Soil conditions can vary greatly, which in turn affects GPR penetration. In general, dry sandy soils with little salt content return excellent survey resolution, but heavy clay-based soils are difficult to penetrate with GPR. In some situations, penetration depth may be limited to a few feet or less within clays, whereas pipes residing in sandy soils could be detected at depths up to 30 feet.

Your GSSI Application Specialist can help you find the equipment that is right for your project and profession.

Can GPR be utilized through water?

Yes. GPR can be utilized through fresh water, but it does not operate where salt water is present.

Can GPR be used through ice?

Yes. GPR works extremely well through ice and snow. They are some of the most favorable conditions for GPR.

Can GPR be used with GPS?

Yes. GSSI’s systems can integrate with most GPS systems. The GPS position data files and GPR scans are automatically matched within our systems so that the resulting data shows proper GPS position.

Can GPR be used to find gold?

While GPR is in use with many professional mining companies, the technology is not well suited to finding coins, gold nuggets or buried treasure. Metal detectors are more suitable. GSSI recommends checking with local, state and federal laws before beginning any treasure-hunting activities.

Can GPR be used to map cemeteries?

Yes. GPR is the best geophysical technique for forensic victim location and for the mapping of graves in cemeteries. While we can sometimes image the body directly, GPR responds well to the disturbances in the soil which are created when a pit is dug and refilled.

I saw something like this in the movie Jurassic Park and on TV shows like Crossing Jordan. Can GPR really show the skeleton?

No. That is a Hollywood adaptation of the technique. A grave will look like a large, upside-down “U” on the profile view and a rectangular shape in 3D planview.

Is GSSI equipment FCC certified?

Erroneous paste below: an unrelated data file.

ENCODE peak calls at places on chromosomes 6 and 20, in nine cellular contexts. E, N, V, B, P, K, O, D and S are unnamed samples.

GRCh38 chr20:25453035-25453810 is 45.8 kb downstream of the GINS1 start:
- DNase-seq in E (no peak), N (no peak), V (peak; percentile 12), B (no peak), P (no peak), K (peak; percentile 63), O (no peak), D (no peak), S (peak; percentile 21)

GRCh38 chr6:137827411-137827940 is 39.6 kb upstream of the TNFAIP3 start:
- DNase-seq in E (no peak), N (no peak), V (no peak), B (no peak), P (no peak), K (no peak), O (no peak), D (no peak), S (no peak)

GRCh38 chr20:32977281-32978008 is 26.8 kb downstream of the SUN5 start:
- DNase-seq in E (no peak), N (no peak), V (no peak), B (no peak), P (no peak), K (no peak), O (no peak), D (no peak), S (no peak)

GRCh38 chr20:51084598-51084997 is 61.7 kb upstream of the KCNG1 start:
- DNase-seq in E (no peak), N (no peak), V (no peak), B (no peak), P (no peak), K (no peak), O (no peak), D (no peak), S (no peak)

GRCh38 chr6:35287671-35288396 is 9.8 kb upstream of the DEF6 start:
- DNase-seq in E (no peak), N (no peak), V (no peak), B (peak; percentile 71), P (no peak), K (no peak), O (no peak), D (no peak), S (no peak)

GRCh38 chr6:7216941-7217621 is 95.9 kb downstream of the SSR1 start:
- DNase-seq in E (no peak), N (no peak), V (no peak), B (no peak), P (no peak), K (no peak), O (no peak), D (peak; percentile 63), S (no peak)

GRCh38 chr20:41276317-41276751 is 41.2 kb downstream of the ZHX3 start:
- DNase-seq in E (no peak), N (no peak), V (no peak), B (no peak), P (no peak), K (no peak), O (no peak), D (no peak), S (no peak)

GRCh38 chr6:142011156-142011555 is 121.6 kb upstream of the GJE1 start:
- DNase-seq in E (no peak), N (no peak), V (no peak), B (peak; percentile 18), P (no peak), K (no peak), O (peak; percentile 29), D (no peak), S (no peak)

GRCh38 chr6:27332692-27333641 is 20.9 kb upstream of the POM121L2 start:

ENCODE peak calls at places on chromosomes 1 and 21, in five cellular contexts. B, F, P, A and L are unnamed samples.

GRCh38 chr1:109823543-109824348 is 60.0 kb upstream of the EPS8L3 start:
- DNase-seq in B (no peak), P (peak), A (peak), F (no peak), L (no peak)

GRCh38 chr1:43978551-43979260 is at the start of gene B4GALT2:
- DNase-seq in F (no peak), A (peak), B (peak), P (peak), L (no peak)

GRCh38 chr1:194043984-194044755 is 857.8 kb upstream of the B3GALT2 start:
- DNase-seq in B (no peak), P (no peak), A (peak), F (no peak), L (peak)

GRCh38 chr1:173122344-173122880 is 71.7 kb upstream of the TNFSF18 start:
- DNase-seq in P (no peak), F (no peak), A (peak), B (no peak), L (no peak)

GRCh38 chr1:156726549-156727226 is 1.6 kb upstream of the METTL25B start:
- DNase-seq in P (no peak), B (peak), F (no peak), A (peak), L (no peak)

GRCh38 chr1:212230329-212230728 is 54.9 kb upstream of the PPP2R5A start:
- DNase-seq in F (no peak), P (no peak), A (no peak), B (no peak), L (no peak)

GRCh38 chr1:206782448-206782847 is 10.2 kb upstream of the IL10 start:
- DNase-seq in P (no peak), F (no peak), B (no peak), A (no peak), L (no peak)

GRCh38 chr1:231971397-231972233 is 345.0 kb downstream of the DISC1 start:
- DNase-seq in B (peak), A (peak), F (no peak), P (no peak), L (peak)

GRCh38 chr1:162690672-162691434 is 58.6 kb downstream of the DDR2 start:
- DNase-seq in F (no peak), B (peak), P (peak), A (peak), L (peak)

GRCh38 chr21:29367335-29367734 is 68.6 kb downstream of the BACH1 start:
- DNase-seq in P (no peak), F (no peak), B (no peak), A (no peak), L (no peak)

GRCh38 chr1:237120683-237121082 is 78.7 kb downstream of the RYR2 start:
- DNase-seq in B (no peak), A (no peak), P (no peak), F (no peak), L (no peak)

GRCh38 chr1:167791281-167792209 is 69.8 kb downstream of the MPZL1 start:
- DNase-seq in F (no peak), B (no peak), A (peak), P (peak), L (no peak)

Yes, for all GSSI equipment shipped and used within the United States. All GSSI GPR and EM equipment is certified by the United States Federal Communications Commission (FCC), and GSSI manufactures the only FCC certified air-launched horn antennas.

Is the equipment big and bulky?

Some of the lower frequency international antennas (i.e., 100 MHz shielded antenna) can be a bit large, but in general, GPR equipment is small enough to be handled by one person. Systems for two common applications, structural concrete scanning and underground utility locating, can easily be fit into the trunk of a compact car.

Can I use my cell phone around the equipment?

Since GPR operates by transmitting and receiving electromagnetic (EM) energy over a very wide frequency band, cellular phones, two-way radios and pagers should be turned off as they also transmit EM energy and may interfere with a survey.& If you must have them on, it is better to keep these devices at least 10-20 feet away from the antenna.

What is RADAN and what does it stand for?

RADAN is GSSI’s ground penetrating radar processing software. It has been developed over the last 20 years to aid in the processing and interpretation of GPR data. It will run on a regular laptop or desktop computer and provides the user with many powerful tools to clean up data and view data in 3D.& RADAN is an acronym that stands for RAdar Data ANalyzer.